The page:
Pop’s Sparkling Eyes: A Lifetime of Learning

My Pop had the most amazing character. He was hard working, honest, friendly and intelligent. His father died when he was a teen, so he grew up fast, working hard to support his mother.  A motorcycle accident stopped him from going to war, and in the hospital he fell in love with his nurse, my Nanna.  Together they crafted a formula for raising six children:  hard work,  witty humour and a whole lot of love.  Nothing was more important to Pop than his family, and his sparkling eyes let us see through to his soul.  Without much formal education, he was a scholar of life, cherishing and appreciating knowledge as he found it.  On his breaks at work, he would sip his coffee and read the dictionary.

Pop with my oldest son – Pop’s eldest great grandchild


popMy fondest memories of my Pop take place at our family cabin on Otter Lake in Tulameen, BC.  Summer days were filled with big breakfasts, long walks, boat rides and nightly card games.  As we played outside, Pop would chop wood for the fire while Nanna would bake fresh pies.  With six children and eventually fifteen grandchildren, the cabin would bustle with the sounds of a happy family.   However, twice per day, Pop would command our silence, so he could catch the noon news and the 11 PM evening news.  This was his source of knowledge – and distractions from laughter or chatting of others would frustrate him as he would miss the chance to learn what was happening around the world.


Pop’s habits have influenced my thinking, and I often use the 11 PM News as a daily deadline for myself. My nightly goal is to have the kids in bed, work done, and chores complete so I can end my day by turning on the nightly news.  Just the other night, I found myself frustrated as I lost track of time and didn’t look at the clock until 11:10 PM.  Immediately I felt Pop’s frustration, knowing I had missed the most important top stories.  After a couple minutes of disappointment I laughed at myself, finally cognisent of the numerous ways I could access top stories at my fingertips.  In Pop’s generation, knowledge was truly valuable.  It made sense to walk miles to a school house so a teacher could impart knowledge. Turning the news on at the exact time was his only way to stay current.

And here we are in 2015.  Knowledge is free.  Facts that we once memorized are available in milliseconds on Google.  Online classes exist around the world on millions of topics, often for free.  The 11 PM News is actually old news as social media captures news by the second.  Twitter has turned the tide where anyone can report live from a scene at anytime.  We have access to more knowledge than any generation before us.  The teacher as a master of content is no longer a sought after commodity. And so, you may wonder, why do we still send our children to school?  Really, kids and adults alike, can learn anytime, anywhere.  The flexibility and freedom to learn has never been greater.   And yet, knowing this, I still want my kids to go to school each day.  Why?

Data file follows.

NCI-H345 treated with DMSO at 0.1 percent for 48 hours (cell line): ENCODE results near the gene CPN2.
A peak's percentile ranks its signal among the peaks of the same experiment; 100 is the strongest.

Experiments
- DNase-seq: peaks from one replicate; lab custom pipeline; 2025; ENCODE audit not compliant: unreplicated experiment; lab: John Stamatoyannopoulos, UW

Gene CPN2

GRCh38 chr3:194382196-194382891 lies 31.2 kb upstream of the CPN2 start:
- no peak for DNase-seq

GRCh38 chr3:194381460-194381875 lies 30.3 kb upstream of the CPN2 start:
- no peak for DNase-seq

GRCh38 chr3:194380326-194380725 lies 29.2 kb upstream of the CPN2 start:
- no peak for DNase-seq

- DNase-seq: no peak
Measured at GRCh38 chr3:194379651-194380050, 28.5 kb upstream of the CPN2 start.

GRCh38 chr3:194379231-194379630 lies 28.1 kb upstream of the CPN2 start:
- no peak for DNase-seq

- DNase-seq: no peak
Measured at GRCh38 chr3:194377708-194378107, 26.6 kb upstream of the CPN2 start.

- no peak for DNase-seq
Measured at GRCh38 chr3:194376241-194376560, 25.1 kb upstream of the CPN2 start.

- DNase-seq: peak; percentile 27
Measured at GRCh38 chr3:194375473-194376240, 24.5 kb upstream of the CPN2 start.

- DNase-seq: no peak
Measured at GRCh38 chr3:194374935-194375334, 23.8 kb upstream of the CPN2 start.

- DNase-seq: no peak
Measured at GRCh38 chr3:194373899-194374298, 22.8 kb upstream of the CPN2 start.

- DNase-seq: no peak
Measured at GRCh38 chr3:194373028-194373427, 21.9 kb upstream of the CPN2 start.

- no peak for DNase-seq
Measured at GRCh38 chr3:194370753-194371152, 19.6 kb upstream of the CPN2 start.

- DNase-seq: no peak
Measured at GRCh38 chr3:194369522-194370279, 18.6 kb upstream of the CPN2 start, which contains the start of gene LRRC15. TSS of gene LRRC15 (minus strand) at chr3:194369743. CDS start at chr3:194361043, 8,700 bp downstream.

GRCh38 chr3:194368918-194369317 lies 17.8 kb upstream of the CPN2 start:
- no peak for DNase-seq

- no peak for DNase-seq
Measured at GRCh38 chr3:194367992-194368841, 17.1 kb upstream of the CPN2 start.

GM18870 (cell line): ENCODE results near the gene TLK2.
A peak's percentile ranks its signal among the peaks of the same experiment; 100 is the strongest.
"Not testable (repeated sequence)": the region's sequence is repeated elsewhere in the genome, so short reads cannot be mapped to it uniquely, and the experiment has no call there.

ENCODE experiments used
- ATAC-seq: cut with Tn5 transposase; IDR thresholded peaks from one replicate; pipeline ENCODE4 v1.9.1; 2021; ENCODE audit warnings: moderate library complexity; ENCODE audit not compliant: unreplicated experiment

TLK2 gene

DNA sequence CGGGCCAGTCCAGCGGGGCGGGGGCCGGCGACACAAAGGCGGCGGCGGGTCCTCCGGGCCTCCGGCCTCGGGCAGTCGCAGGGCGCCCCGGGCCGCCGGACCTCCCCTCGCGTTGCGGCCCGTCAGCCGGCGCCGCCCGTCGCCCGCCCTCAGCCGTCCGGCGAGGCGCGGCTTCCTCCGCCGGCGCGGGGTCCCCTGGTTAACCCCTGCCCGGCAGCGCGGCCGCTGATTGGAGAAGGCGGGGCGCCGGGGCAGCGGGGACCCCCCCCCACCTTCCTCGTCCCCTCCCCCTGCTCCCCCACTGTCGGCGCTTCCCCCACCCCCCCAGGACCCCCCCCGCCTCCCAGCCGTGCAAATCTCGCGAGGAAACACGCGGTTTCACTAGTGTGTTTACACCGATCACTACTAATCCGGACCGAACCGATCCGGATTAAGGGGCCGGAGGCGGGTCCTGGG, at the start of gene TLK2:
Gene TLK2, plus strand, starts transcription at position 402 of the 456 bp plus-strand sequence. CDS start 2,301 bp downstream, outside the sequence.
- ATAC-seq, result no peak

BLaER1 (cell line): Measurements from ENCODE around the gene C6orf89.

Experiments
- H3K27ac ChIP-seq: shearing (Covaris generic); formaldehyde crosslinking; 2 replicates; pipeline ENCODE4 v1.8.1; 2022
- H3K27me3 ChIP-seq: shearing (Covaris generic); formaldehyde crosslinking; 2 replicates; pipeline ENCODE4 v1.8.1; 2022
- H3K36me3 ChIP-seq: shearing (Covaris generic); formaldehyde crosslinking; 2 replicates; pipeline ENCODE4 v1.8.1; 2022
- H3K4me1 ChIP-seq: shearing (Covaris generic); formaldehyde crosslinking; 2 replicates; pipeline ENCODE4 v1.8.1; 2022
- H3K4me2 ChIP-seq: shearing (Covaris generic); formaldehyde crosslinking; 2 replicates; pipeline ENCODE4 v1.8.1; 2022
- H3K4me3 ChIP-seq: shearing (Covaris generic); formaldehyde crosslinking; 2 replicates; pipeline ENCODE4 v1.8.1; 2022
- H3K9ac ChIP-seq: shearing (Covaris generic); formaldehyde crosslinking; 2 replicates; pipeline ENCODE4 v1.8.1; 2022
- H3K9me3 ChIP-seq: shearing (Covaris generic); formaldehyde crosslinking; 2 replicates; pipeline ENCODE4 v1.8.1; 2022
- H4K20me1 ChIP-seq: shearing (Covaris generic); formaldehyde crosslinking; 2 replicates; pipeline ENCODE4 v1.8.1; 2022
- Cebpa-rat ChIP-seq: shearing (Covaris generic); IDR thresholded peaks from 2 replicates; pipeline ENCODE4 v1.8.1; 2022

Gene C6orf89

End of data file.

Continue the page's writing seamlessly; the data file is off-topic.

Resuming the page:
• The role of the teacher has changed.  Teachers today are master learners who help students understand how they learn just as much as what they learn.  Together teachers learn side by side with students igniting their passion for discovery.  Students learn how to ask great questions, and how to guide their own inquiries. Teachers are more important than ever, sparking a love for learning in each child.
  • Free information is useless without the skills to use it. I want my children to learn how to think critically, distinguish fact from fiction, learn from a variety of view points, and seek further understanding.
  • I want my children to play.  Taking time to play and discover encourages creativity, wonder and imagination.  Having fun is a great foundation for learning, getting our minds ready to take risks and expand our thinking.
  • I love that school still brings children together, face to face.  The value that comes from building community, learning how to be friends, discovering how to be great citizens and understanding how to empathize with others means much more to me as a parent than the subject content.  Developing a sense of compassion and social responsibility in children gives me hope and optimism for our future.

I smile as I wonder what Pop would think.  If he was alive today, what would he Google? What would he Tweet? What would he learn now that knowledge is abundant and free?  One thing for sure –  his eyes would sparkle knowing he instilled in his family a love for each other and a life long love for learning.

Shoot – I just missed the 11 PM News 🙂




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